Thinking Aloud

Some authors write scenes where a character appears to be talking to himself or herself, in that their words are set in quotation marks. But they’re alone in a room, so who are they talking to? As shown above, this can give a scene a slightly ‘off’ feel.

It’s rarely a good idea to have your characters mumble to themselves or speak under their breath… it’s almost always going to come off as a contrivance.
– Angela Hunt, Point of View


Note that prayer is different from thinking aloud, because we’re talking to Someone (God). Prayer can be:

  • Spoken out loud (indicated by quotation marks).
  • Direct thought (indicated by italics).
  • Interior monologue.

The right choice will depend on your character and the situation—she might normally be a pray-out-loud type, but she’s likely to pray silently when she’s hiding from the maniac with the gun.


As shown above, italics can be used for direct thought. They can also be used for emphasis. However, it’s easy to overuse both, so my view is it’s best to avoid the problem by not using italics for direct thought or emphasis at all. Instead, only use italics where they are the only correct choice:

  • Book and magazine titles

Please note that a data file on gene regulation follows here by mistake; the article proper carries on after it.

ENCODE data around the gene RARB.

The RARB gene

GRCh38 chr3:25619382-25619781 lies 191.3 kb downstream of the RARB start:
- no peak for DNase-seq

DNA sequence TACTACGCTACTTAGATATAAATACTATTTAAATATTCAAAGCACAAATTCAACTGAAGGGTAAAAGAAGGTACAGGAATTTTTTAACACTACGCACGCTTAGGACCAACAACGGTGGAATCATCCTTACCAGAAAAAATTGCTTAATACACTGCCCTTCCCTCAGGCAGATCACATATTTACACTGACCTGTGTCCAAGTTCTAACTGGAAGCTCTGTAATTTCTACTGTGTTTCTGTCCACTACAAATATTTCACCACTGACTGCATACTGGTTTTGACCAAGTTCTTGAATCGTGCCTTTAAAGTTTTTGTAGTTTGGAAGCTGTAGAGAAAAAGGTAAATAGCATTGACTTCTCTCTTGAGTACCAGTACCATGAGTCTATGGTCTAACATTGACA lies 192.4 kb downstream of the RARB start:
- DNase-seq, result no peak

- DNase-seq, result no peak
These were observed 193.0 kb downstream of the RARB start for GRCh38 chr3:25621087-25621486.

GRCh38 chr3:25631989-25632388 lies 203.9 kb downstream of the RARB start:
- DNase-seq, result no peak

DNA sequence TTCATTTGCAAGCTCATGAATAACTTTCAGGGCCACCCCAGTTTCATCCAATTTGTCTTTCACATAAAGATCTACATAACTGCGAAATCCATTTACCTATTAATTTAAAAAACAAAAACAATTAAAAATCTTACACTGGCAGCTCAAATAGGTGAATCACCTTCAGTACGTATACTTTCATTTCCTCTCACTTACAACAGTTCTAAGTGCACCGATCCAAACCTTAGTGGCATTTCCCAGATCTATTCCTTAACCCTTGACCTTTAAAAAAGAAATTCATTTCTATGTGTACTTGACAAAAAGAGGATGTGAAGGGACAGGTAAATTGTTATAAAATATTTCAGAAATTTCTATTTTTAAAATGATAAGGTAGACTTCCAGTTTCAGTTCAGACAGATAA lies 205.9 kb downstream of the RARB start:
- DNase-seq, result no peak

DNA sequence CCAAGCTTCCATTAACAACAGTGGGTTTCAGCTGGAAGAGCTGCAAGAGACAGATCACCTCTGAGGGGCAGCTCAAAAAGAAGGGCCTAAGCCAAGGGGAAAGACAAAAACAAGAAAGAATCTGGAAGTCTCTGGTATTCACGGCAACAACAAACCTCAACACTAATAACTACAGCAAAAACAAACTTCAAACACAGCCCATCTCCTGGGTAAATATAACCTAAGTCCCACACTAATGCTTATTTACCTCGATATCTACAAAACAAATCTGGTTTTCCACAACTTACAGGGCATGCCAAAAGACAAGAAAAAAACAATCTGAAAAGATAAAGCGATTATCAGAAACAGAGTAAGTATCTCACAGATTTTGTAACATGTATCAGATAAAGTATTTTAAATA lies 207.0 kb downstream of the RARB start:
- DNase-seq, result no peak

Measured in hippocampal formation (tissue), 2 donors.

• The name of a movie, TV series or play
  • Words from other languages
  • Specific names of ships, trains or planes (e.g. the USS Enterprise)

When italics for emphasis are overused, they are telling where the author should be showing. It’s the typographical equivalent of laughing at your own joke, or asking ‘did you get it?’.

I’ll be back next week to share the other way we can use point of view to engage readers: through showing, not telling.

Meanwhile, do you have any questions on deep perspective point of view?

How to Write a Novel: Point of View 6

How Many Point of View Characters?

The final question in is how many point of view characters your novel should have.

Fewer is better.

If you are writing in first person, the ideal number of POV characters is one. If you are writing in third person, use deep perspective, and avoid author intrusions and head-hopping.

The number of POV characters will depend on genre and word count (which are also related). The purpose of point of view is to create intimacy with the characters, to make the reader care about what happens to the character. For this reason, authors tend to limit the number of viewpoint characters to between three and five in a standard-length novel (around 90,000 words). As guidelines, based on what I see as a reader:

  • Category romance (e.g. Love Inspired, approximately 60,000 words) has two points of view: hero and heroine, with approximately a 40/60 split between the two;
  • Contemporary or historical romance and women’s literature (90,000 words) has two or three points of view: hero, heroine and significant other character. This may be a best friend, or it may be the heroine of the planned sequel;
  • Romantic suspense (90,000 words) has between two and four points of view: hero, heroine, significant other character and villain;
  • Thriller (90,000 words) may have up to five characters hero, heroine (if there are romantic elements) and two or three seemingly-unrelated viewpoints, one or two of which will be the villains;